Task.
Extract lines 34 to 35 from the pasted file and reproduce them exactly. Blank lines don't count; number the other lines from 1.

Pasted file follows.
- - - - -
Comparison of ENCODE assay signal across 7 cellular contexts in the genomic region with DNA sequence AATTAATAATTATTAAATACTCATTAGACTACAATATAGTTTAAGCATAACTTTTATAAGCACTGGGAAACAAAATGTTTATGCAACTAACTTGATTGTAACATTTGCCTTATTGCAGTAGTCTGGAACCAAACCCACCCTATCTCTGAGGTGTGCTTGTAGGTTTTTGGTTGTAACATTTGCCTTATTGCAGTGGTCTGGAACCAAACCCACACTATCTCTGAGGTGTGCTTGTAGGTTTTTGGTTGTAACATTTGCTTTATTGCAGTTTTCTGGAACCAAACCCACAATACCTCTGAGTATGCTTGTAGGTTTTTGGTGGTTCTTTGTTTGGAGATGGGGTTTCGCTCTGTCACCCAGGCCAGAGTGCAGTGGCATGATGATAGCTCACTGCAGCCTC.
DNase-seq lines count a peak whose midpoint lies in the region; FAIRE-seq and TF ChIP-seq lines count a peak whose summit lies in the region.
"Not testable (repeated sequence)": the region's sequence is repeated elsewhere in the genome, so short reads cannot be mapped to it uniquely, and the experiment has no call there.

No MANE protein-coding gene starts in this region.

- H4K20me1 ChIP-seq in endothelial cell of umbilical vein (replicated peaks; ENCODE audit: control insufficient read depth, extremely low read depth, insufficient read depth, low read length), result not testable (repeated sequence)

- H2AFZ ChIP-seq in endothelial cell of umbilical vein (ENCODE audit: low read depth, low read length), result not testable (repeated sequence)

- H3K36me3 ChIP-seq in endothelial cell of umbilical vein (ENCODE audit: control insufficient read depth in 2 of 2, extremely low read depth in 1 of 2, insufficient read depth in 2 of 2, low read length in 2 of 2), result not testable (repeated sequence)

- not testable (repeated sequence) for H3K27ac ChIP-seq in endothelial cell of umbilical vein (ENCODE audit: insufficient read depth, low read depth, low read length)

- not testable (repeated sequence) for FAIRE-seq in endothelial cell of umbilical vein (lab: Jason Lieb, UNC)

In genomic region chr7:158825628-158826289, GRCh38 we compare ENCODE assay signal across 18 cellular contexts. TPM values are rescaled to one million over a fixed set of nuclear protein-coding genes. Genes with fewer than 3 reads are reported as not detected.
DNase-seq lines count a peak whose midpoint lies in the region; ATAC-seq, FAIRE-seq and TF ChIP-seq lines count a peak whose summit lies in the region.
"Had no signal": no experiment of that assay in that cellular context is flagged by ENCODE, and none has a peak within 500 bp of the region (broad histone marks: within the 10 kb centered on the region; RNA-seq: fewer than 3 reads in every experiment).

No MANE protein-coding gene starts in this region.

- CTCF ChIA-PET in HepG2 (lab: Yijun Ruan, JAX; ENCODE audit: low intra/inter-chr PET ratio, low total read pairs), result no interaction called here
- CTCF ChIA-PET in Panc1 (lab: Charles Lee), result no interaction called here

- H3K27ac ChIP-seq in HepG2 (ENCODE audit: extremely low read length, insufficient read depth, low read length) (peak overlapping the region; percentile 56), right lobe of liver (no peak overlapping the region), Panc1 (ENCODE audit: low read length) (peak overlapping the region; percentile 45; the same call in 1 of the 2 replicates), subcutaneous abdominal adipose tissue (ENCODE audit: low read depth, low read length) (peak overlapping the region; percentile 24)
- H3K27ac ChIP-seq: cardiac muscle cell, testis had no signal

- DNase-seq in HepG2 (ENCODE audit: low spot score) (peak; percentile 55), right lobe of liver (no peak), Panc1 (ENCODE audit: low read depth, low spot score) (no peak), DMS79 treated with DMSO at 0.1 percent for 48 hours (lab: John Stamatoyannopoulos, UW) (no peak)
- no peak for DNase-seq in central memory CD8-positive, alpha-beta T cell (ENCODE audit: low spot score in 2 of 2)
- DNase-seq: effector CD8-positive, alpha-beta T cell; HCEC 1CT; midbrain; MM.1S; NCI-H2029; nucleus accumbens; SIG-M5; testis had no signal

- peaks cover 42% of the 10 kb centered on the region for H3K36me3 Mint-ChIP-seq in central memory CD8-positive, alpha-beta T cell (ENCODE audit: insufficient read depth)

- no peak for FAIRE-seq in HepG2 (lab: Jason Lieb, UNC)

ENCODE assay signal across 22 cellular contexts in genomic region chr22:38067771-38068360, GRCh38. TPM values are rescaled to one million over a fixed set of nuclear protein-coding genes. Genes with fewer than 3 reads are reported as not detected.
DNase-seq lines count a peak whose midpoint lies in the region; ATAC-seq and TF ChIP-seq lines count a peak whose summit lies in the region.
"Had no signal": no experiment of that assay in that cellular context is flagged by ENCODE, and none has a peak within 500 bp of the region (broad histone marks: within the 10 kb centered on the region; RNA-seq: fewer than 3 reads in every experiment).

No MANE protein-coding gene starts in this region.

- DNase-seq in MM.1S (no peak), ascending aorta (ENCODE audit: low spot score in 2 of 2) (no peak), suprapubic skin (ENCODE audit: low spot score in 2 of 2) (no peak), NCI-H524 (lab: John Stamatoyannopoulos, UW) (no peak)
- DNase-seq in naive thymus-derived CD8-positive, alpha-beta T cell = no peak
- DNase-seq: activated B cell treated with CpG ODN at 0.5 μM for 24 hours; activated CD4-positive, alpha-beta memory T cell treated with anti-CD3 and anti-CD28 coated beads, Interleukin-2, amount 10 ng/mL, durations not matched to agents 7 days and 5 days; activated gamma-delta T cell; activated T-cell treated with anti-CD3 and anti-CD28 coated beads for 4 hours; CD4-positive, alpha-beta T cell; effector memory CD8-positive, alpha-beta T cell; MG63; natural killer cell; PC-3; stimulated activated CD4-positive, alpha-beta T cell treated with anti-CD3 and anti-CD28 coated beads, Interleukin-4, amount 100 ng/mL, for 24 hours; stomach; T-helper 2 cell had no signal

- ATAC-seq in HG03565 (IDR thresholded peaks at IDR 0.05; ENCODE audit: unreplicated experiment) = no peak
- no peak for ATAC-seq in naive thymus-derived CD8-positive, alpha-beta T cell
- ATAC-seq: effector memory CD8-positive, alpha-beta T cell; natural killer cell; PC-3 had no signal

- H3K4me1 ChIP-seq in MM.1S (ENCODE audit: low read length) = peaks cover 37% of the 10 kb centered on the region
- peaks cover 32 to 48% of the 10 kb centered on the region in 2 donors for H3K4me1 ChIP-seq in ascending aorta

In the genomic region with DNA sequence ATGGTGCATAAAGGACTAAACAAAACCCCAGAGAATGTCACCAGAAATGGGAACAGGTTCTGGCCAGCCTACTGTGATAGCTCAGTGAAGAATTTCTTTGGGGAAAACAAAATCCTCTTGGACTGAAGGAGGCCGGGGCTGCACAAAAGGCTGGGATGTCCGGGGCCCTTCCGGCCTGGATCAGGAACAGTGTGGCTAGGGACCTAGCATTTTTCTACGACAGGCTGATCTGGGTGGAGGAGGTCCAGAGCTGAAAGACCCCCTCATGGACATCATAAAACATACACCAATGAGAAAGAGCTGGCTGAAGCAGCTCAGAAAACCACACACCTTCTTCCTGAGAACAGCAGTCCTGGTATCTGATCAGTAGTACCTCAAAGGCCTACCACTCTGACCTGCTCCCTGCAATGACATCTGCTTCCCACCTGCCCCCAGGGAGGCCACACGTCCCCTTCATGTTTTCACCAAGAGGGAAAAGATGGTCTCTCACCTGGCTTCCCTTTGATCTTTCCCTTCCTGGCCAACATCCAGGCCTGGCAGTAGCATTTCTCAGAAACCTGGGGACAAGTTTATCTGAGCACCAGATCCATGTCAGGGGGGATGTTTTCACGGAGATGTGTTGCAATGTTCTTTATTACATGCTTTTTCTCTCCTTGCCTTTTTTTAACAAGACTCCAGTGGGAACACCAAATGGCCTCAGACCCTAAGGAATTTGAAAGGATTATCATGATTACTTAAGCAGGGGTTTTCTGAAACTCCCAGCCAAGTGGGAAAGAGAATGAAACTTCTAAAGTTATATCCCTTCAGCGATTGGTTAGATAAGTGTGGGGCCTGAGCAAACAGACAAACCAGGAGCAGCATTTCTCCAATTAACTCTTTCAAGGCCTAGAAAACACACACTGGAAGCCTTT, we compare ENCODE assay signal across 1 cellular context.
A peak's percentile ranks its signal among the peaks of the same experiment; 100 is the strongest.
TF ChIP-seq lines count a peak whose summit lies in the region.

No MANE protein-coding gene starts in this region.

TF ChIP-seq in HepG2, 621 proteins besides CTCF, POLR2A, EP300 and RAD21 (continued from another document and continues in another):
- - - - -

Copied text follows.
- peaks cover 32 to 48% of the 10 kb centered on the region in 2 donors for H3K4me1 ChIP-seq in ascending aorta

In the genomic region with DNA sequence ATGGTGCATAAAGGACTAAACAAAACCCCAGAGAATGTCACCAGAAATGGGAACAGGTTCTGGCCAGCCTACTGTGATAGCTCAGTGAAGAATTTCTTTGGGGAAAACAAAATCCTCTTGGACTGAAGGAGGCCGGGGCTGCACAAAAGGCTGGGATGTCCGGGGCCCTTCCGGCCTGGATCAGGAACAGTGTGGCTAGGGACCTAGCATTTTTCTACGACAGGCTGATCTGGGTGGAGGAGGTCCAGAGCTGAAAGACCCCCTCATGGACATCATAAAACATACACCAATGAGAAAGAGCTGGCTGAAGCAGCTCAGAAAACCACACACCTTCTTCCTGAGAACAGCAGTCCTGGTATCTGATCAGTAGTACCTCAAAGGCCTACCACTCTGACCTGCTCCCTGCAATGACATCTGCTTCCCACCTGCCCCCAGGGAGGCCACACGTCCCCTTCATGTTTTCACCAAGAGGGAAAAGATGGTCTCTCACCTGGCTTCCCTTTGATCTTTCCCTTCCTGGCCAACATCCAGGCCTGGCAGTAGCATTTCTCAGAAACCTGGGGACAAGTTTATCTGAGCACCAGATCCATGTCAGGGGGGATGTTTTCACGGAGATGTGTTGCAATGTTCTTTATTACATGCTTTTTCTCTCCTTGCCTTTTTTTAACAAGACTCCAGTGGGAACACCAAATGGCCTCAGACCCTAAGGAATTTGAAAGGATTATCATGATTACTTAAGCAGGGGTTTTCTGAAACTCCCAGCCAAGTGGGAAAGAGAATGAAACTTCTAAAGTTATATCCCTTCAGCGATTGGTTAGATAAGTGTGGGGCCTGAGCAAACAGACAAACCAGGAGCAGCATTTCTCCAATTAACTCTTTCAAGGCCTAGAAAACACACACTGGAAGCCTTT, we compare ENCODE assay signal across 1 cellular context.